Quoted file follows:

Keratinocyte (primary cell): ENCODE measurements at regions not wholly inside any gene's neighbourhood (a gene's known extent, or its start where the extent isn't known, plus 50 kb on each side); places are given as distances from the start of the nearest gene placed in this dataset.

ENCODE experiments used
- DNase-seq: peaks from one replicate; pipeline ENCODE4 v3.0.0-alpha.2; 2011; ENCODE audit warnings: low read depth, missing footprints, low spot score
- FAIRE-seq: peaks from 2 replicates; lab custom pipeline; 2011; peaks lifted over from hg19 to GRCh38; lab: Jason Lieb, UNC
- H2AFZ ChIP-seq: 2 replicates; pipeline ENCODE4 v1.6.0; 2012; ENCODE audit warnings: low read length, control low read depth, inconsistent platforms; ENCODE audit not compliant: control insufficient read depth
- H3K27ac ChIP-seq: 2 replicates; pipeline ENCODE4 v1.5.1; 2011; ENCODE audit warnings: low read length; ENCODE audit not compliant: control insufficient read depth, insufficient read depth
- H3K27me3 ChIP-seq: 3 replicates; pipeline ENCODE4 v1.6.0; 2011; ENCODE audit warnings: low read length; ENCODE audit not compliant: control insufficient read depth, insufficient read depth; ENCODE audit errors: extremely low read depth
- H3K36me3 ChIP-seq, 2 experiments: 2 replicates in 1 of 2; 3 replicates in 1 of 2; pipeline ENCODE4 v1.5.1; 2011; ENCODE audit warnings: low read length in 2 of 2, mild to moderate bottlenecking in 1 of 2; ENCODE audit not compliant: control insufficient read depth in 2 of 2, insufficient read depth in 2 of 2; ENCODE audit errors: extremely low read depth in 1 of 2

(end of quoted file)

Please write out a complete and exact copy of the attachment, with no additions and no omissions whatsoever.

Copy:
Keratinocyte (primary cell): ENCODE measurements at regions not wholly inside any gene's neighbourhood (a gene's known extent, or its start where the extent isn't known, plus 50 kb on each side); places are given as distances from the start of the nearest gene placed in this dataset.

ENCODE experiments used
- DNase-seq: peaks from one replicate; pipeline ENCODE4 v3.0.0-alpha.2; 2011; ENCODE audit warnings: low read depth, missing footprints, low spot score
- FAIRE-seq: peaks from 2 replicates; lab custom pipeline; 2011; peaks lifted over from hg19 to GRCh38; lab: Jason Lieb, UNC
- H2AFZ ChIP-seq: 2 replicates; pipeline ENCODE4 v1.6.0; 2012; ENCODE audit warnings: low read length, control low read depth, inconsistent platforms; ENCODE audit not compliant: control insufficient read depth
- H3K27ac ChIP-seq: 2 replicates; pipeline ENCODE4 v1.5.1; 2011; ENCODE audit warnings: low read length; ENCODE audit not compliant: control insufficient read depth, insufficient read depth
- H3K27me3 ChIP-seq: 3 replicates; pipeline ENCODE4 v1.6.0; 2011; ENCODE audit warnings: low read length; ENCODE audit not compliant: control insufficient read depth, insufficient read depth; ENCODE audit errors: extremely low read depth
- H3K36me3 ChIP-seq, 2 experiments: 2 replicates in 1 of 2; 3 replicates in 1 of 2; pipeline ENCODE4 v1.5.1; 2011; ENCODE audit warnings: low read length in 2 of 2, mild to moderate bottlenecking in 1 of 2; ENCODE audit not compliant: control insufficient read depth in 2 of 2, insufficient read depth in 2 of 2; ENCODE audit errors: extremely low read depth in 1 of 2